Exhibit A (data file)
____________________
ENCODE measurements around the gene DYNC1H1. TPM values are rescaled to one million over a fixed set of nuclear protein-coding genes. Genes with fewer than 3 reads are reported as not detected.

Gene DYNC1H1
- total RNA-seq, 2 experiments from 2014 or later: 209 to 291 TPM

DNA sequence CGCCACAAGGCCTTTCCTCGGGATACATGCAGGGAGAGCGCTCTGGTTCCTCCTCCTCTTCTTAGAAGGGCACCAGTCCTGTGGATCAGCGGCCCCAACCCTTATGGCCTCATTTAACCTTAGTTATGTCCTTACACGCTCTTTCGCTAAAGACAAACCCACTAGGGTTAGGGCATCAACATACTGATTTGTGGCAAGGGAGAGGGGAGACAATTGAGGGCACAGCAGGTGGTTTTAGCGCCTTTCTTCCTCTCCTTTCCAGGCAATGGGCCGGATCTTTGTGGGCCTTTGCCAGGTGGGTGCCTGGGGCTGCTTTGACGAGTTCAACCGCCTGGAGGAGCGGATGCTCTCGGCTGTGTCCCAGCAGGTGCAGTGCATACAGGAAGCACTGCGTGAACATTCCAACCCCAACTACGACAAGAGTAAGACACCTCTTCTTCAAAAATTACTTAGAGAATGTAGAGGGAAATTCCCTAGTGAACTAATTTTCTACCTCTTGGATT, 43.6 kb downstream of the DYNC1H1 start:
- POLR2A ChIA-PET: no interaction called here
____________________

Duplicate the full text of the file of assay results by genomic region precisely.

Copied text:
ENCODE measurements around the gene DYNC1H1. TPM values are rescaled to one million over a fixed set of nuclear protein-coding genes. Genes with fewer than 3 reads are reported as not detected.

Gene DYNC1H1
- total RNA-seq, 2 experiments from 2014 or later: 209 to 291 TPM

DNA sequence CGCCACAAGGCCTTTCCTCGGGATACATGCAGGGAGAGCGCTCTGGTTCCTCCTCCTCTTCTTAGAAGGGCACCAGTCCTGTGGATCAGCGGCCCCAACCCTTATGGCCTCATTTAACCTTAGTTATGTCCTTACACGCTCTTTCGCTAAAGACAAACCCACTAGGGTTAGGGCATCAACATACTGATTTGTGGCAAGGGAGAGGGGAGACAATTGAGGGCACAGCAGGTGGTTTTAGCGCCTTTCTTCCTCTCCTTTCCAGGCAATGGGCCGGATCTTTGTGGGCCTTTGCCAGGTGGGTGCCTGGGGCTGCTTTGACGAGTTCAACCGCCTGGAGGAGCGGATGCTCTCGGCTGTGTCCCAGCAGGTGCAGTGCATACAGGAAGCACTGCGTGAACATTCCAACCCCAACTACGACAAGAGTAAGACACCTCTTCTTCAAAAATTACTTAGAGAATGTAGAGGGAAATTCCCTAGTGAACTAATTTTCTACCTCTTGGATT, 43.6 kb downstream of the DYNC1H1 start:
- POLR2A ChIA-PET: no interaction called here